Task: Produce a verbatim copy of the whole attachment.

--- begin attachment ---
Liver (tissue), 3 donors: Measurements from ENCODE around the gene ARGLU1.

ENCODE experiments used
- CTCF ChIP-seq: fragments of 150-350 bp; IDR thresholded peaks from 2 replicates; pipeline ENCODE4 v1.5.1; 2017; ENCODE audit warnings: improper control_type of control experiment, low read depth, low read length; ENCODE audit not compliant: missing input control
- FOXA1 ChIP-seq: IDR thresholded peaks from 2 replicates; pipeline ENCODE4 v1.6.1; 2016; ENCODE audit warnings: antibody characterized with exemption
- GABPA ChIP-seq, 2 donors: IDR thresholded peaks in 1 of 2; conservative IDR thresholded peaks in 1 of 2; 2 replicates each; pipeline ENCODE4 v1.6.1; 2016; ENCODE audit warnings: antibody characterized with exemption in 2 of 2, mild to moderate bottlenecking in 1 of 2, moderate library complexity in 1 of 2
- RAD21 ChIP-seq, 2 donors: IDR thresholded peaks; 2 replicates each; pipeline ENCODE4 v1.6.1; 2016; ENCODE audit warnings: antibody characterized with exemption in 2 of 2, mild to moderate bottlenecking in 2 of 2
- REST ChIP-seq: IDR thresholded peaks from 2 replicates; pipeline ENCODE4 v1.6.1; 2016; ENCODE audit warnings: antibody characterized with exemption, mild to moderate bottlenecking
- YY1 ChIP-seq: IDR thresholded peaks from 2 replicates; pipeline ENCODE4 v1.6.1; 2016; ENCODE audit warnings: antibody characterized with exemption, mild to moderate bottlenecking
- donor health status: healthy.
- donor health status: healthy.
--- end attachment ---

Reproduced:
Liver (tissue), 3 donors: Measurements from ENCODE around the gene ARGLU1.

ENCODE experiments used
- CTCF ChIP-seq: fragments of 150-350 bp; IDR thresholded peaks from 2 replicates; pipeline ENCODE4 v1.5.1; 2017; ENCODE audit warnings: improper control_type of control experiment, low read depth, low read length; ENCODE audit not compliant: missing input control
- FOXA1 ChIP-seq: IDR thresholded peaks from 2 replicates; pipeline ENCODE4 v1.6.1; 2016; ENCODE audit warnings: antibody characterized with exemption
- GABPA ChIP-seq, 2 donors: IDR thresholded peaks in 1 of 2; conservative IDR thresholded peaks in 1 of 2; 2 replicates each; pipeline ENCODE4 v1.6.1; 2016; ENCODE audit warnings: antibody characterized with exemption in 2 of 2, mild to moderate bottlenecking in 1 of 2, moderate library complexity in 1 of 2
- RAD21 ChIP-seq, 2 donors: IDR thresholded peaks; 2 replicates each; pipeline ENCODE4 v1.6.1; 2016; ENCODE audit warnings: antibody characterized with exemption in 2 of 2, mild to moderate bottlenecking in 2 of 2
- REST ChIP-seq: IDR thresholded peaks from 2 replicates; pipeline ENCODE4 v1.6.1; 2016; ENCODE audit warnings: antibody characterized with exemption, mild to moderate bottlenecking
- YY1 ChIP-seq: IDR thresholded peaks from 2 replicates; pipeline ENCODE4 v1.6.1; 2016; ENCODE audit warnings: antibody characterized with exemption, mild to moderate bottlenecking
- donor health status: healthy.
- donor health status: healthy.